U.S. Likely to Continue Iran Sanctions Waivers for Iraq
WASHINGTON (Dispatches) - Iraq won’t be left hanging amid Washington’s sanctions on Iran, which supplies almost half of its electricity, experts familiar with U.S. policy say.
The President Donald Trump administration in November granted Iraq a 45-day waiver to continue its energy purchases — and at the risk of setting off more instability in the country, the U.S. is now expected to continue allowing transactions with Iran under yet-to-be-decided conditions.
But the sanctions provide a new urgency to accomplish something Baghdad and Washington have been pursuing for some time: reducing the war-weary country’s economic reliance on Tehran.
“I think that the U.S. is going to try to find a workaround for Iraq,” Richard Nephew, who served as the State Department’s lead sanctions expert for negotiations with Iran from 2013 to 2014, told CNBC. “The U.S. government knows that Iraq is a key country in the competition starting between the United States and Iran.”
And after billions spent on years of war and occupation, Washington has a real interest in Iraq’s success, he added, “not least of which is as a bulwark against Iran.” A determination will be made to extend Iraq’s waiver, a state department official told CNBC, though a decision has yet to be reached.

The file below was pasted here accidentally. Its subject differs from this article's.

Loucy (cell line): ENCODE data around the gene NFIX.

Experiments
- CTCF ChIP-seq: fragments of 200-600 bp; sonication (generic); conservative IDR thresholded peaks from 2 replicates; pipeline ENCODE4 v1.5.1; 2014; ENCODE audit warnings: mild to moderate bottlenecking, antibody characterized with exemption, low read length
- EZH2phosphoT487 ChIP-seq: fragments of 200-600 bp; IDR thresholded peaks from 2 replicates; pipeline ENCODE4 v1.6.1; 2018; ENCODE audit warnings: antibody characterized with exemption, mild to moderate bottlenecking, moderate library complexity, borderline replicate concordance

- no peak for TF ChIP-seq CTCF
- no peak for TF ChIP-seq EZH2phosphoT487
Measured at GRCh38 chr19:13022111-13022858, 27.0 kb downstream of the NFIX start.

Iran is Iraq’s third-largest trading partner, with an estimated $12 billion in cross-border trade per year, and the majority-Shia countries share strong cultural, religious and geographic ties. And despite being OPEC’s secondlargest producer of oil, Iraq is dependent on Iranian natural gas plants for up to 45 percent of its electricity — a setup now facing potential jeopardy amid U.S. sanctions.
Without continued sanctions exemptions, Iraq could lose around a third of its power overnight, energy analysts say. Already burdened by failing infrastructure, pockets of ISIS activity and poor public service provision, the scenario makes Iraq a “ticking time bomb,” according to Michael Stephens, a regional expert at the Royal United Services Institute in London. Over the summer, Iraq failed to pay its electricity bill to Iran on time. This prompted Tehran to cut the power off and triggered widespread protests in the country’s south, particularly in poverty-stricken Basra, where government buildings and the consulates of Iran and the U.S. were attacked. While millions of Iraqis maintain a loyalty to Iran — particularly for its role in supporting the Shia militias that played a pivotal role in the defeat of ISIS — many still describe its clout in the country as detrimental to stability and economic development.